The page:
Tracy

I guess it doesn't matter what sort of level people are at in terms of whether they're working and earning millions or they're claiming benefits. Economic abuse is economic abuse. It's across the board, isn't it? It will affect you and cause damage, and long-term damage as you've said.

Christina

Yeah, it definitely isn't restricted to one group of people or one income level. Unfortunately, we see economic abuse happening across income levels, across professions, there is no particular victim in the same way there's no particular abuser. But what we do know is that economic abuse effects a large, large percentage of those experiencing domestic abuse.

Tracy

I mentioned earlier about paying maintenance for children. That's another way of controlling a victim/survivor who's got children. Do you come across a lot of that at Surviving Economic Abuse?


 

Christina

Yeah, interestingly, actually, this is one of the most common things that we actually hear about from victims/survivors at the moment. So maintenance is one of the key ways that abusers seek to maintain control post separation with economic abuse. So when all those other ways they were immediately controlling someone fall away, the Child Maintenance Service, unfortunately, is used by abusers to do that. So that might look like not paying agreed maintenance, something that we're seeing recently is using the Covid pandemic to reduce maintenance payments or stop maintenance payments altogether. Similarly, what we've seen is abusers disguising income or reorganising their income in order that when they are assessed by Child Maintenance, that they have a lower payment to make. I've seen examples of even when maintenance agreements are in place, either denying to pay it, as I mentioned, or withholding it or paying at a later date, causing that ongoing disruption for someone awaiting that payment.

Tracy

It's a big question, really, what would you recommend a person does if they're experiencing economic abuse?

Christina

Yeah, that's the big question, really, isn't it? And I think again, as I said earlier, what I really want anyone listening to this to know is that you aren't alone. I know that experiencing economic abuse is really, really isolating, as are other forms of domestic abuse. But that support is out there and is available and so I'd always encourage someone to consider contacting organisations like 24-hour domestic abuse helpline, Respect run the Men's Advice Line or Galop, who run the LGBTQ+ support line. So contacting a service where you can actually talk through what's happening to you and if that's not the stage youíre at, reaching out for support with someone close to you or speaking to a trusted professional. And I think as well, some of the other things that I would recommend are on our website we have over top 20 resources for victims/survivors, which are specifically written explaining what is economic abuse? All the things I've been talking about today, what does coerced debt really looked like? We have over 20 resources on our website specifically about that, so I'd really encourage someone to have a look at those resources. At the end of all of those resources is a list of organisations who can support you with that particular matter and just being aware, you know, your local domestic abuse organisation, you might be able to contact them and seek support there. We also have a financial support line for victims/survivors of domestic abuse, which we run in partnership with an organisation, Money Advice Plus, and so there are also details of that available on our website should someone want some specific tailored advice around coerced debt and economic abuse.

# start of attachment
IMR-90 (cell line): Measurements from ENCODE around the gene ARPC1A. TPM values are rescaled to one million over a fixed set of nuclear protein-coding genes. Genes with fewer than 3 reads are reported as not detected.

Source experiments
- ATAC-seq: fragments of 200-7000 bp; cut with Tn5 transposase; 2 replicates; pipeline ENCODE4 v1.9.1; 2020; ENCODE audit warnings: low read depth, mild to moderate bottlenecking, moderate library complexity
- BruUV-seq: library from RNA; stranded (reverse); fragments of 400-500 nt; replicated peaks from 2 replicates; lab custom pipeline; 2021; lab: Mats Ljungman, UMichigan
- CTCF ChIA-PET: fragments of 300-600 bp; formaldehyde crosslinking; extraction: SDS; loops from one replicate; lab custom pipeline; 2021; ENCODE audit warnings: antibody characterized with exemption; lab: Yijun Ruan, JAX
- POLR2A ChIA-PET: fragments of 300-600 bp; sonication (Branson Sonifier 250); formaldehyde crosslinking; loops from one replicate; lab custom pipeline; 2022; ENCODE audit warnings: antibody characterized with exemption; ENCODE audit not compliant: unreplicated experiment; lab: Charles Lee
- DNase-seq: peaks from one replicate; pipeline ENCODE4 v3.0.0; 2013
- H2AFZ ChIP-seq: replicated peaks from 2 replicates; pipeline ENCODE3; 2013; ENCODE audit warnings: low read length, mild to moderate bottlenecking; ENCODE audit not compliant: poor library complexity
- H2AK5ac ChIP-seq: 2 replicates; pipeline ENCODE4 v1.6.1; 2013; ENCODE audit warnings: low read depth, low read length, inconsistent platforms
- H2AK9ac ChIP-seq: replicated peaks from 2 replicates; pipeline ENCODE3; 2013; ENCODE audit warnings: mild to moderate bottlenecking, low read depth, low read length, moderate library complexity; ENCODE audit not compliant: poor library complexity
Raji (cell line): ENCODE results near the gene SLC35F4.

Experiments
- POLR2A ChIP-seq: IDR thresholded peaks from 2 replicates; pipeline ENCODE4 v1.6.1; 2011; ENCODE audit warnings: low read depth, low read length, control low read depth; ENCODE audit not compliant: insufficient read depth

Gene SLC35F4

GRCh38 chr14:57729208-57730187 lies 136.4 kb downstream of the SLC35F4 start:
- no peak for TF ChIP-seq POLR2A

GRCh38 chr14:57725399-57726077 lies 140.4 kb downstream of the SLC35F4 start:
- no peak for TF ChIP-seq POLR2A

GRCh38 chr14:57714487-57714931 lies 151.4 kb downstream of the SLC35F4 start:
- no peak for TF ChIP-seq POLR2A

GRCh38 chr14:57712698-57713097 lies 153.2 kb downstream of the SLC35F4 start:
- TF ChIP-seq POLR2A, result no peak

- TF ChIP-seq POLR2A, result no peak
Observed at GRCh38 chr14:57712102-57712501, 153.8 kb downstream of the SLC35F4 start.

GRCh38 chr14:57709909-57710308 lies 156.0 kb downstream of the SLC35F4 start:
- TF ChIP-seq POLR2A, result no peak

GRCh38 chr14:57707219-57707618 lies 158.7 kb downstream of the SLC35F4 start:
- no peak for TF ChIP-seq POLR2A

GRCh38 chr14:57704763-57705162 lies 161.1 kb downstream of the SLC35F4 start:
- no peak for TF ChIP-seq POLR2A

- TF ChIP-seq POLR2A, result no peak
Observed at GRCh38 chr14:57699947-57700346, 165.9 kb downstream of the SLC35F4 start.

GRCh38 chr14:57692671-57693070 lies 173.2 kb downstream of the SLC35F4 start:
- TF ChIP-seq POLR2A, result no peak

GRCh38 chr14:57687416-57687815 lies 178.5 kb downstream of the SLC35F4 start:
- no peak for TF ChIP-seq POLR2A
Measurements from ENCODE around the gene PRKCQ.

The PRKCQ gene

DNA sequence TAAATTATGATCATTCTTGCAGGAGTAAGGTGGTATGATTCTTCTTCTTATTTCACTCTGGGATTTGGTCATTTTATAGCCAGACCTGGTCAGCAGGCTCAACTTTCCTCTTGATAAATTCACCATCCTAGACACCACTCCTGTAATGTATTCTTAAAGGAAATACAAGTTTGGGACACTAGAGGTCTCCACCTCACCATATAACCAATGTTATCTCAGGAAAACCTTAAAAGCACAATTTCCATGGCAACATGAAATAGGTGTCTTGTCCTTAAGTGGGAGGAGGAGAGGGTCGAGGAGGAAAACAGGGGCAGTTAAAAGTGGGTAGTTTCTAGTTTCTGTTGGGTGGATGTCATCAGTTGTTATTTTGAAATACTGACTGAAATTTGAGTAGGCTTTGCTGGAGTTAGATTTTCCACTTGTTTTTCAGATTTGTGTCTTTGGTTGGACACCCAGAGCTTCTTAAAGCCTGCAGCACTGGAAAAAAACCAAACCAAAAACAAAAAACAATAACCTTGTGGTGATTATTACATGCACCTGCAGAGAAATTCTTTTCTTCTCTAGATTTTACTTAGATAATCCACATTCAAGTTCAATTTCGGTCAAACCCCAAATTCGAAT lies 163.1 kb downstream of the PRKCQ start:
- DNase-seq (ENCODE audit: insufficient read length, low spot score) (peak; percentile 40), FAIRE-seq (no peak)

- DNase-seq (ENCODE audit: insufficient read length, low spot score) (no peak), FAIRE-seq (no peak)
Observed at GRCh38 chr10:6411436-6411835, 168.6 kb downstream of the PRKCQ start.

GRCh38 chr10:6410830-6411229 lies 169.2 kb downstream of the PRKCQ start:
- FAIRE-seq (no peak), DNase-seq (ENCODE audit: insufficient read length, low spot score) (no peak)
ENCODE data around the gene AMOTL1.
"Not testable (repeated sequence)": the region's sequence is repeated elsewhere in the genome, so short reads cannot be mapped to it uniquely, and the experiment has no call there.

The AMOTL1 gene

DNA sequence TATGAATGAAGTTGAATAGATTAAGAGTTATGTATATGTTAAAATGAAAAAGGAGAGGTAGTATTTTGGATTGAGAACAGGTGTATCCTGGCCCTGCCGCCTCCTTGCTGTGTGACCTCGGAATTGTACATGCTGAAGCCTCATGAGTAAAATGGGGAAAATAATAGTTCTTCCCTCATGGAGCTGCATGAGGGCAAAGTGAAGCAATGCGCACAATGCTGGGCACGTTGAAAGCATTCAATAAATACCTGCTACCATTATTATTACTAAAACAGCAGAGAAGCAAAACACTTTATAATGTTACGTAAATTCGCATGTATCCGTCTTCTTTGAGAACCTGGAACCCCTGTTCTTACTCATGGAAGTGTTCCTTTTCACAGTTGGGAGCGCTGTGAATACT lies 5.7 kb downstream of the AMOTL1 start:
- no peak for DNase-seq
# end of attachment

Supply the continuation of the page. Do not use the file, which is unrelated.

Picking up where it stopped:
Tracy

Thank you. And just in case anyone's wondering, there is a website for Surviving Economic Abuse, and having looked at the resources, they are amazing and they're so easy to read and understand. There is also a website for Money Advice Plus. So if you've been affected by economic abuse, please contact any of the services that we've mentioned. There are details of the different agencies that can support you locally and nationally on the Bedfordshire Domestic Abuse Partnership website too. Thank you so much, Christina, for your time today. And, unbeknownst to our listeners, some of the technical issues that we have right at the beginning, really appreciate your time. Thank you so much for joining us.

Christina

Thank you, Tracy. It's been a pleasure.

Outro

Thank you for listening to Relationships Shouldn't Hurt. If you or someone you know has been affected by domestic abuse or the issues raised in this podcast, you can contact the 24-hour National Domestic Abuse Helpline on 08082000247. You can also find lots of information about domestic abuse on our website, and if you're in the Bedfordshire area, you can find local support services on the Get Help page of this website. If you are in immediate danger, please call the Police on 999.